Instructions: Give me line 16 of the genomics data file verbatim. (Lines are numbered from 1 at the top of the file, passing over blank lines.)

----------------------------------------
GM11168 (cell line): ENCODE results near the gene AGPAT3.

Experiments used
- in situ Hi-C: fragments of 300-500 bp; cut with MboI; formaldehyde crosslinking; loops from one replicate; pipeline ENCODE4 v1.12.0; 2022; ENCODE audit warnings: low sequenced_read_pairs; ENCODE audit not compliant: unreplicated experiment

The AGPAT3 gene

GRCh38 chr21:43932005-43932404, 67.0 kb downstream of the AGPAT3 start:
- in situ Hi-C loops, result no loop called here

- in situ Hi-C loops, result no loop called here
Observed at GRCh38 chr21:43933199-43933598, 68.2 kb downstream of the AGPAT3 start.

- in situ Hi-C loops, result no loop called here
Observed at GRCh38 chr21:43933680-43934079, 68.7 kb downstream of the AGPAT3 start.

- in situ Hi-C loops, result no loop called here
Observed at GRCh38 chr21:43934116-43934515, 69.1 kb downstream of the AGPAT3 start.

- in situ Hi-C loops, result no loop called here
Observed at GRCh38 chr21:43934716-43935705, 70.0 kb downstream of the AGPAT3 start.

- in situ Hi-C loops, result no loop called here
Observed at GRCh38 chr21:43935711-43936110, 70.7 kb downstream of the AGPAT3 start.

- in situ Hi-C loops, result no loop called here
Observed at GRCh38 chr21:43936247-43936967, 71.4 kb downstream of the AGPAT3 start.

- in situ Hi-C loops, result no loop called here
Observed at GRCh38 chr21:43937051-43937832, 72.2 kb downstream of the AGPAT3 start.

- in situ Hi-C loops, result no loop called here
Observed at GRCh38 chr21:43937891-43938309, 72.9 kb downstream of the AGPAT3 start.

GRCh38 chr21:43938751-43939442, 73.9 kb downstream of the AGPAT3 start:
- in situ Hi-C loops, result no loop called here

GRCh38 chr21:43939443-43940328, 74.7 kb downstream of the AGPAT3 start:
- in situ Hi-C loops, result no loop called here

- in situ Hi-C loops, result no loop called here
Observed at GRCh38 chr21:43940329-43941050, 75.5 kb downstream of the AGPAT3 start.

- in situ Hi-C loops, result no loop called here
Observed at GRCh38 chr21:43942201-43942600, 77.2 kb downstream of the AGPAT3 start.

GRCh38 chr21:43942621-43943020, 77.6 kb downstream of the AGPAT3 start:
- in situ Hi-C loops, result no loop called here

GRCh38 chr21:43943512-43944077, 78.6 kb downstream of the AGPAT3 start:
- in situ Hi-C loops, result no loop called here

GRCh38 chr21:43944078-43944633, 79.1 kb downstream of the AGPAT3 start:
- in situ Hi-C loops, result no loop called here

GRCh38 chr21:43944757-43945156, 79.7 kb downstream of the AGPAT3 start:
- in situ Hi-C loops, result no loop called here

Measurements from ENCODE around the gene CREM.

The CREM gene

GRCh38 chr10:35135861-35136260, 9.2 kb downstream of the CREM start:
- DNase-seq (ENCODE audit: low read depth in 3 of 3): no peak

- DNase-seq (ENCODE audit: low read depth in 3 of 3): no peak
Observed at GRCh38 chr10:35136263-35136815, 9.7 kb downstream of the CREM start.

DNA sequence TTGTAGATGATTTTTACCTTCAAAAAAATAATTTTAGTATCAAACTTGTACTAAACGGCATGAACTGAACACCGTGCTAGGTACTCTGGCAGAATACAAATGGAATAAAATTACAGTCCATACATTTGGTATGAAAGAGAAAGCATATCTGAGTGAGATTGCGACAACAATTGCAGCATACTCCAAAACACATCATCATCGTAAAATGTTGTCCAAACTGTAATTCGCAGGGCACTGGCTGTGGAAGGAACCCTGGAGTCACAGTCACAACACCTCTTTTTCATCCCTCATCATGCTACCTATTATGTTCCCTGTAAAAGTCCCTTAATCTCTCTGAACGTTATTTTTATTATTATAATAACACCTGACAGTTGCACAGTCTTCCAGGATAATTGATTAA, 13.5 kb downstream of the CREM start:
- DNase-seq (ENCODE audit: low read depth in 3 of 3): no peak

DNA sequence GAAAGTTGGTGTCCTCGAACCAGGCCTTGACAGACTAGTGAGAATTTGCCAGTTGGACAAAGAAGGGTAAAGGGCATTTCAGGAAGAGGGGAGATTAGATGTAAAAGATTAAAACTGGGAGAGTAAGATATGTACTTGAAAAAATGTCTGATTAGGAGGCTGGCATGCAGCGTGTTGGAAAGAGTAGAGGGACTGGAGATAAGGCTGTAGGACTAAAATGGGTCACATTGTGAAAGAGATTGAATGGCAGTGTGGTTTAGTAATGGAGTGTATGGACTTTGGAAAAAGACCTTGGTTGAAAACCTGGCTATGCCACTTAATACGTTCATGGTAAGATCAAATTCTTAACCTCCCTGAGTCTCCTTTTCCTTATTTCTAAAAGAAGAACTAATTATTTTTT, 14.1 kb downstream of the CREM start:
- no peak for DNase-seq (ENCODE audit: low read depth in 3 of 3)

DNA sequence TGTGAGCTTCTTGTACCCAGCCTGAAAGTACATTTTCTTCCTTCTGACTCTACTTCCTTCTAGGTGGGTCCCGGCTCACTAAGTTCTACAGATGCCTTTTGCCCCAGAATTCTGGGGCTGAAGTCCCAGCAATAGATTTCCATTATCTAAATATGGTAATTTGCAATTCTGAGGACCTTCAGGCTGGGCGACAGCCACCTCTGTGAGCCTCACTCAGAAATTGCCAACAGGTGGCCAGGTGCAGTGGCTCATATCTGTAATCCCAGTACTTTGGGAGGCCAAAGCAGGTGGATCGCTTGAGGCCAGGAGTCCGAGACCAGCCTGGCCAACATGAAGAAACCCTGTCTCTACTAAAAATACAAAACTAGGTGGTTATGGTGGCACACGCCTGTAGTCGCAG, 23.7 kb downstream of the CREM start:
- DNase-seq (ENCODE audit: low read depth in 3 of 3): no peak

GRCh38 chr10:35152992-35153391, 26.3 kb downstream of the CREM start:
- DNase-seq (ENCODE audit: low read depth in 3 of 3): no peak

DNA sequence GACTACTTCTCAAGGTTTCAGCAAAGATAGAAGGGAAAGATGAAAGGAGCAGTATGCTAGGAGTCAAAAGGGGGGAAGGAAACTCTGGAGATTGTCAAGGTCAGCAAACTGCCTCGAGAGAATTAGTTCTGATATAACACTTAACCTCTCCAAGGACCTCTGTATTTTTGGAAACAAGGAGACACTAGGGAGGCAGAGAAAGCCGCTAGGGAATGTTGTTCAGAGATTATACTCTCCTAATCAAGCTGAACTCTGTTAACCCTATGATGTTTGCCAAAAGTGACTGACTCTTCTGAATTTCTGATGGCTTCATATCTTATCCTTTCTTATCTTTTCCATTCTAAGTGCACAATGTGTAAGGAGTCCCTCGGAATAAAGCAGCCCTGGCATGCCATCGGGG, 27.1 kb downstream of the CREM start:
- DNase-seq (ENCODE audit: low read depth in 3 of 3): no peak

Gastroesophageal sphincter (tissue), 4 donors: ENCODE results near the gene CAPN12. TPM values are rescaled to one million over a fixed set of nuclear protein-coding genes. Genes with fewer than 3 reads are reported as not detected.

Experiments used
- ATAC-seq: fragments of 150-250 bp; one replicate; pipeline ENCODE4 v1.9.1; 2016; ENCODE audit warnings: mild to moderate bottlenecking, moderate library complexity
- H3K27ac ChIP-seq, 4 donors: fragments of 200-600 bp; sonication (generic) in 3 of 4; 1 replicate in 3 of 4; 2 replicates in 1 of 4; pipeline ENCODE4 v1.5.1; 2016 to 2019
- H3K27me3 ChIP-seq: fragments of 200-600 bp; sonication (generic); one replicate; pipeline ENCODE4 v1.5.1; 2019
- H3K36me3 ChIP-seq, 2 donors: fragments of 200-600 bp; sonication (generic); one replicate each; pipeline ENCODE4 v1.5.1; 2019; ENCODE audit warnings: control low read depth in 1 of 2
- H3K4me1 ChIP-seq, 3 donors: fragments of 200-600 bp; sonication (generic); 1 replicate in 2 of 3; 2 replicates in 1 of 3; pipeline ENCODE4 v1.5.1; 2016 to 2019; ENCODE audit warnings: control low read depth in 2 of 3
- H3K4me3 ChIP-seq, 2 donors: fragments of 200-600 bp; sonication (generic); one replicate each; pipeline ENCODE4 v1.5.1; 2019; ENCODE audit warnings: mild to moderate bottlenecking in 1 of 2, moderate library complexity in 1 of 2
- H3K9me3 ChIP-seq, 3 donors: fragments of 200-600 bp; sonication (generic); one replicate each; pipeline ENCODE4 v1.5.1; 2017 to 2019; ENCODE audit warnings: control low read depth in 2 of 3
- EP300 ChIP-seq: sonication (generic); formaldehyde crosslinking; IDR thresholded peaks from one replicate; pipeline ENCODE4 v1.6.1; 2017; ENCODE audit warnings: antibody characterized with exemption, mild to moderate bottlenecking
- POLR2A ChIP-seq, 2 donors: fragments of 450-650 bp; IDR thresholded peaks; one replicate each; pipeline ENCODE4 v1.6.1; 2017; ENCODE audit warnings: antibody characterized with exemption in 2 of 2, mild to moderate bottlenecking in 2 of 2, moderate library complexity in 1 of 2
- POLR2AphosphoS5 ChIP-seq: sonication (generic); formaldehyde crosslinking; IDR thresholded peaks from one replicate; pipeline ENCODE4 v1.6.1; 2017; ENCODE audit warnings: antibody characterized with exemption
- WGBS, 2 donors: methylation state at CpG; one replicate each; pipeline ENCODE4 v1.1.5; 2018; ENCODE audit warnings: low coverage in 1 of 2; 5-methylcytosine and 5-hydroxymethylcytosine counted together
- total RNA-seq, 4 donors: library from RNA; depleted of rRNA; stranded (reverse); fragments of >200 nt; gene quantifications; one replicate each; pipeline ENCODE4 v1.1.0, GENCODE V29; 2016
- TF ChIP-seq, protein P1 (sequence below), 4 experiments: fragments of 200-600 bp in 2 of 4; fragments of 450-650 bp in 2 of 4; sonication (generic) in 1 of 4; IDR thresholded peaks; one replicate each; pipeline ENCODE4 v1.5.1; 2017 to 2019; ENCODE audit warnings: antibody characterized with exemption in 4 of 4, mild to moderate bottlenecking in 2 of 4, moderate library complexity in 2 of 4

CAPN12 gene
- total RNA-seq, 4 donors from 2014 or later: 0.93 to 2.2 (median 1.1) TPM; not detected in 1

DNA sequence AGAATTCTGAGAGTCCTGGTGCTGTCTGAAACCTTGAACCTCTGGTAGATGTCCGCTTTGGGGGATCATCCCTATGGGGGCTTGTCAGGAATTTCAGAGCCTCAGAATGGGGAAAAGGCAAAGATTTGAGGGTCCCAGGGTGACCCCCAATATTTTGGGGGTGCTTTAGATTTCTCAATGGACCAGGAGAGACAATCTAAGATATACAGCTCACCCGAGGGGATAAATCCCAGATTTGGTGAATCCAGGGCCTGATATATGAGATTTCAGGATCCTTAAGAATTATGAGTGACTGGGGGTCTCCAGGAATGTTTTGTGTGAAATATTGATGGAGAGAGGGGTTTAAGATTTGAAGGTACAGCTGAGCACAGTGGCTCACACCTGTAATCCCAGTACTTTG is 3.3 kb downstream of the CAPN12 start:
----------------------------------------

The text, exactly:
Observed at GRCh38 chr21:43935711-43936110, 70.7 kb downstream of the AGPAT3 start.